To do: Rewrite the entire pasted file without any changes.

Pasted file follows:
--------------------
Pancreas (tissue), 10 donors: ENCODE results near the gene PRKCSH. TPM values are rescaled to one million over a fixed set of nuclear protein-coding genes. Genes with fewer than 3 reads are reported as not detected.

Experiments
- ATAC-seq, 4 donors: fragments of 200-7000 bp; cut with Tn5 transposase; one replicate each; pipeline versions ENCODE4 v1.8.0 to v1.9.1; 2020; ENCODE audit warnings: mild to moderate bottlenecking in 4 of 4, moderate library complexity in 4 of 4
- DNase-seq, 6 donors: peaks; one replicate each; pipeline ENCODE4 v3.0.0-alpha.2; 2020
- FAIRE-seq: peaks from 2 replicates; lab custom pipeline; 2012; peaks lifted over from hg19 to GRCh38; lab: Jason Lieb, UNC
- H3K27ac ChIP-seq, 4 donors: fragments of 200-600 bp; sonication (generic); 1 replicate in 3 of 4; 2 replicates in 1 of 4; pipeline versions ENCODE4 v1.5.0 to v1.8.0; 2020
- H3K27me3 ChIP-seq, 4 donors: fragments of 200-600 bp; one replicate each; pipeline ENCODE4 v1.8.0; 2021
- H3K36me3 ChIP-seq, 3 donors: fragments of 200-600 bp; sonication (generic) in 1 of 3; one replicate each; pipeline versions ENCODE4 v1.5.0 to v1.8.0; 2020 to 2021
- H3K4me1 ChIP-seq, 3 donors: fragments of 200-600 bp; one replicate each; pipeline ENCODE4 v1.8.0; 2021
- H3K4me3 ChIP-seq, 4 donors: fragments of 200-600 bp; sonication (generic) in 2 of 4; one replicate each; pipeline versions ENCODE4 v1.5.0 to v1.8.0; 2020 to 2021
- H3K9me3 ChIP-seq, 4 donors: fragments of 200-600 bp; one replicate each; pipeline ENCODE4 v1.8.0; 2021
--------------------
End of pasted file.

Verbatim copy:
Pancreas (tissue), 10 donors: ENCODE results near the gene PRKCSH. TPM values are rescaled to one million over a fixed set of nuclear protein-coding genes. Genes with fewer than 3 reads are reported as not detected.

Experiments
- ATAC-seq, 4 donors: fragments of 200-7000 bp; cut with Tn5 transposase; one replicate each; pipeline versions ENCODE4 v1.8.0 to v1.9.1; 2020; ENCODE audit warnings: mild to moderate bottlenecking in 4 of 4, moderate library complexity in 4 of 4
- DNase-seq, 6 donors: peaks; one replicate each; pipeline ENCODE4 v3.0.0-alpha.2; 2020
- FAIRE-seq: peaks from 2 replicates; lab custom pipeline; 2012; peaks lifted over from hg19 to GRCh38; lab: Jason Lieb, UNC
- H3K27ac ChIP-seq, 4 donors: fragments of 200-600 bp; sonication (generic); 1 replicate in 3 of 4; 2 replicates in 1 of 4; pipeline versions ENCODE4 v1.5.0 to v1.8.0; 2020
- H3K27me3 ChIP-seq, 4 donors: fragments of 200-600 bp; one replicate each; pipeline ENCODE4 v1.8.0; 2021
- H3K36me3 ChIP-seq, 3 donors: fragments of 200-600 bp; sonication (generic) in 1 of 3; one replicate each; pipeline versions ENCODE4 v1.5.0 to v1.8.0; 2020 to 2021
- H3K4me1 ChIP-seq, 3 donors: fragments of 200-600 bp; one replicate each; pipeline ENCODE4 v1.8.0; 2021
- H3K4me3 ChIP-seq, 4 donors: fragments of 200-600 bp; sonication (generic) in 2 of 4; one replicate each; pipeline versions ENCODE4 v1.5.0 to v1.8.0; 2020 to 2021
- H3K9me3 ChIP-seq, 4 donors: fragments of 200-600 bp; one replicate each; pipeline ENCODE4 v1.8.0; 2021